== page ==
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Digital is transforming the energy and utilities sector. Lower costs and improved efficiencies are just the beginning!

December 7, 2018 by Lape Runsewe

Digital is transforming the energy and utilities sector. Lower costs and improved efficiencies are just the beginning!

Some energy CEOs will see digital as a risk to their business model, but the more visionary ones in the sector will see digital as a route to not just greater efficiencies but new and greater business opportunities. New business models and regulatory frameworks are emerging globally with the progression of digital or ‘Energy 4’ as it’s sometimes being coined. Many established players are seeing the chance to improve the productivity and efficiency of existing operations, at least in the short- to medium- term, before making wholesale changes to their business models. Smart grids, renewables, the Internet of Things and new energy market disruptors are all headliners in the sector and require new ways of working for the energy players – but what’s happening in the less sexy, less headline-grabbing areas of cost and efficiency transformation?

Energy sector productivity and efficiency improvements

Digital opportunities to improve operations and increase flexibility fall across the entire energy value chain. It’s estimated by McKinsey that digital optimization can boost profitability by an astonishing 20 to 30 percent in such utilities. There are three key areas where significant change can impact these sorts of levels of profit improvement:

  • Smart meters and the smart grid. Innovations in this area are critical for energy utilities, providing huge quantities of data that enable better analytics, data-based analyses, planning, and energy diagnostics. Research by the Energy Saving Trust shows that more than 60% of people said they would be encouraged to be more energy efficient if they could understand how much their daily energy use was costing them. Also, smart grids are more efficient and less capital intensive, allowing for predictive maintenance and better asset health. Smart meters are also a requirement for the advanced credit and collections algorithms that can identify which customers will need help in order to avoid default.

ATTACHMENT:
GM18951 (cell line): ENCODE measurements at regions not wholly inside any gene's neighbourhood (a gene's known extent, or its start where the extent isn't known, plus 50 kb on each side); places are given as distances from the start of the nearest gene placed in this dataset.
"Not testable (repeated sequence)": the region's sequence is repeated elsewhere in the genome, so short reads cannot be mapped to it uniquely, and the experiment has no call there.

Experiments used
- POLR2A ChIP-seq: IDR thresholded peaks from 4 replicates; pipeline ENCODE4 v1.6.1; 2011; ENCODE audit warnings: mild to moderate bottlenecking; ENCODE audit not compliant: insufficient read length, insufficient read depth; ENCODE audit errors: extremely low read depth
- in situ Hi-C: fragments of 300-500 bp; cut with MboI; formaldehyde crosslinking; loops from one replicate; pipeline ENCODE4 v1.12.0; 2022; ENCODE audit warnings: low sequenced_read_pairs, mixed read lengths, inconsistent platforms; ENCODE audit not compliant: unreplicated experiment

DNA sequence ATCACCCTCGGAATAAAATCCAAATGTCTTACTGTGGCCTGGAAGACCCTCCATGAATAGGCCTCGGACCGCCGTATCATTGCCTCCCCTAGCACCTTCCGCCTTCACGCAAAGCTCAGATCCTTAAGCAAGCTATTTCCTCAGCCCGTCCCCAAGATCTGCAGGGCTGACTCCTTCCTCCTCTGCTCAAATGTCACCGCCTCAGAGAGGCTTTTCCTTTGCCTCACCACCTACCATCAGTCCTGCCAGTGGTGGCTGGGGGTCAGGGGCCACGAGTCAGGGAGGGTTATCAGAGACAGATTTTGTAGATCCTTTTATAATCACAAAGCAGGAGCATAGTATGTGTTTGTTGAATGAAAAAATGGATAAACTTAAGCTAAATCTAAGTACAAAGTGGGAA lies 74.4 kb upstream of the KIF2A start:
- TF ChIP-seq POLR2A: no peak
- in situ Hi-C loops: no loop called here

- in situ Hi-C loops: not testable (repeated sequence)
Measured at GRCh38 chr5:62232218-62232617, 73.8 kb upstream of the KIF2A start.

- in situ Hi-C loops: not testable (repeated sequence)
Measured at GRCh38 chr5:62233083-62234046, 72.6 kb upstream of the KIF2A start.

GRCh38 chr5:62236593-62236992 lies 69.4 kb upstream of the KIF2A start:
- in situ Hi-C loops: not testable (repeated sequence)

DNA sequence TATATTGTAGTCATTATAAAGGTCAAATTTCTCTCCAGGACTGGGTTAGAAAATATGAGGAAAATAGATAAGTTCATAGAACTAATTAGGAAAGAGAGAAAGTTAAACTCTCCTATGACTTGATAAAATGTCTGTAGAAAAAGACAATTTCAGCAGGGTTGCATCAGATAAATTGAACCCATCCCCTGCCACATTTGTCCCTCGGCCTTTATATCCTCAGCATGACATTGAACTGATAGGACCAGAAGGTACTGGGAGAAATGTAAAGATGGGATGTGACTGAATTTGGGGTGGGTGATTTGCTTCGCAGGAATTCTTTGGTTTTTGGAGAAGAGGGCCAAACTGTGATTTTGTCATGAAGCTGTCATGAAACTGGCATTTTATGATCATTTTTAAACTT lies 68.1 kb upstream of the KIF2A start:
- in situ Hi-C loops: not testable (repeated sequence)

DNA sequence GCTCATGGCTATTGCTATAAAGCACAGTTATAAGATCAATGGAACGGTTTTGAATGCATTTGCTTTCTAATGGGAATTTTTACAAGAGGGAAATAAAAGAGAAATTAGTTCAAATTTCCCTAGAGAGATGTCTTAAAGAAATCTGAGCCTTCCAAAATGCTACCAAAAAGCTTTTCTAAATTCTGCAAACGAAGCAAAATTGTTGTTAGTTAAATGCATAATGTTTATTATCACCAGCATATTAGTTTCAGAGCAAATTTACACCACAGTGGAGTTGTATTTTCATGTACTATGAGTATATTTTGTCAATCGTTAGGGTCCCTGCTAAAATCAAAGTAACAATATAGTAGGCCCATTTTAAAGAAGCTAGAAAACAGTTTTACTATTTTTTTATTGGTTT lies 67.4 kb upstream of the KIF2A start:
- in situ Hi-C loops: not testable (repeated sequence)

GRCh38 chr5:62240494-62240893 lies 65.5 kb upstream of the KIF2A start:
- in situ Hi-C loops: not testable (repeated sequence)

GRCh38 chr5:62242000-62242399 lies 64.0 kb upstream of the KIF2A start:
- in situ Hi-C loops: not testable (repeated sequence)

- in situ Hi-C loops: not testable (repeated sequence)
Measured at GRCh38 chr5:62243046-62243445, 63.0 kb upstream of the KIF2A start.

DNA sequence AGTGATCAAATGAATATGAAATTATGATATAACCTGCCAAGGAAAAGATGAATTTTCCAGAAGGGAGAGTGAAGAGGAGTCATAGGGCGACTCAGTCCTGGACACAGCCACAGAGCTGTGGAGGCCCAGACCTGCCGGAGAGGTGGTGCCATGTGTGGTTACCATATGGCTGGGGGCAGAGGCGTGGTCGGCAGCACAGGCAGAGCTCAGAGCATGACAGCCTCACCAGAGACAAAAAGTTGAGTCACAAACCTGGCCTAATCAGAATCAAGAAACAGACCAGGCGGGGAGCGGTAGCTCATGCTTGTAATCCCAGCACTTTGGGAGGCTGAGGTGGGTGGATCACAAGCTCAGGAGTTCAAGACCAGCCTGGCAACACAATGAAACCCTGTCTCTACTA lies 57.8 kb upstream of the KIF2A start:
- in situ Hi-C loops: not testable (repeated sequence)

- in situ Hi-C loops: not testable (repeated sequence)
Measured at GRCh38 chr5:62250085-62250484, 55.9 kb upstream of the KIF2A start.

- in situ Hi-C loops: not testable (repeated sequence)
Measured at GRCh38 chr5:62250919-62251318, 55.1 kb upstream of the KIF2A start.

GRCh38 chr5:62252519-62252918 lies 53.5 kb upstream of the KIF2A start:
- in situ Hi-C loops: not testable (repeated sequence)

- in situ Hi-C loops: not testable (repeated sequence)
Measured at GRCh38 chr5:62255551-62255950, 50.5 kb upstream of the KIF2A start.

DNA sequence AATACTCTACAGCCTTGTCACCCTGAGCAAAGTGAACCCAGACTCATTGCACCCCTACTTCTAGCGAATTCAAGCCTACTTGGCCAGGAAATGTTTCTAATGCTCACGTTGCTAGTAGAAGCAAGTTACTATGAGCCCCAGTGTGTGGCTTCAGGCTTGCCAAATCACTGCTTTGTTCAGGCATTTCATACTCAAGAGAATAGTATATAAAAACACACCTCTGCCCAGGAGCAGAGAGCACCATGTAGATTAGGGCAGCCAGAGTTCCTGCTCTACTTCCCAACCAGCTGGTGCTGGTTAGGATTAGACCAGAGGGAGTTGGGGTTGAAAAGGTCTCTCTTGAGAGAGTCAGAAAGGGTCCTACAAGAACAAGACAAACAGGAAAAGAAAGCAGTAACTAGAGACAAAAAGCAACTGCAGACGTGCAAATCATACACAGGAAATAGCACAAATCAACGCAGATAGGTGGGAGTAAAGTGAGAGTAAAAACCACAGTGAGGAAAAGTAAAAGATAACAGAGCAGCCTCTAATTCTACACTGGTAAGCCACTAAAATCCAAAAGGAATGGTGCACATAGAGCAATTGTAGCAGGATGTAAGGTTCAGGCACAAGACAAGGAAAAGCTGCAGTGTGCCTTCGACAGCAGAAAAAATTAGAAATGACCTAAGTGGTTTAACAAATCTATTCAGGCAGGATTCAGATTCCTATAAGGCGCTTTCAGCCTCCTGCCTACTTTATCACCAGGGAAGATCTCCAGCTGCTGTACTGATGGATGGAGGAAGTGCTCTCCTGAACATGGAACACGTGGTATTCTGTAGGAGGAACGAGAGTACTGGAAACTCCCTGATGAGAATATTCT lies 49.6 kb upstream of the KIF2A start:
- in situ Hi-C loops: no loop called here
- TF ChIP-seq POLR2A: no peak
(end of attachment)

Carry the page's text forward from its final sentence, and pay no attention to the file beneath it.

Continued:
Multiple tools exist to analyse information including local diagnostic tools and highly complex planning instruments. And with these tools, utilities can optimize staffing levels at power plants and manage the intricate energy landscape of renewable and conventional sources, trading options and demand patterns. Digital technologies such as smart meters enable energy companies to not just collect and manage their data more effectively but can help them optimise their processes, make better predictions, meet their compliance requirements more effectively and introduce new products and services and improve existing ones.

  • Digital and mobile employee productivity devices. Mobile enablement for employees is quickly becoming a powerful productivity-boosting capability. Since smartphones provide the platform, grid companies can now digitise the core process of work management to greater effect. This means better asset management, engineering, planning and scheduling, as well as execution and task completion. Since the 1990s, this process has been managed through ERP (Enterprise Resource Planning) systems, which have generally been unwieldy and difficult to use as well as scale. With the latest digital and mobile technology, utilities can more easily incorporate all work into a single more powerful view with universal access.
  • Back-office digital process automation. The first wave of automation at utilities is already well underway.  Administrative processes in customer management and billing (including changes in provider, address or product) are escalating in volume. Distributed generation and multiple channels are resulting in more complex and error-prone processes. The rewards of process standardization and automation are therefore growing all the time. Process-efficiency opportunities are also showing themselves in the significant variations among retail providers in cost per customer, the cost of resolving errors and billing enquiries.

    Navigant Research forecasts robotic process automation (RPA) as an answer to all this in the energy sector to grow by well over 25% between 2018 and 2027. Energy players will increase investments in RPA to improve operational efficiency in many areas. Its use is expected to be high within the contact centre, in the back office and in field operations. It will allow utility staff to focus on more valuable processes, to be trained in new areas or to be taken out of the business. Overall, such task automation helps to dramatically cut utility operations costs.

So this may all be far less headline-grabbing than the Internet of Things and the like, but there are clearly multiple ways that digital is already driving energy players to look at transforming existing processes to become leaner and fitter for the future. And that’s before they even look at creating new, more disruptive, digitally-based business models!

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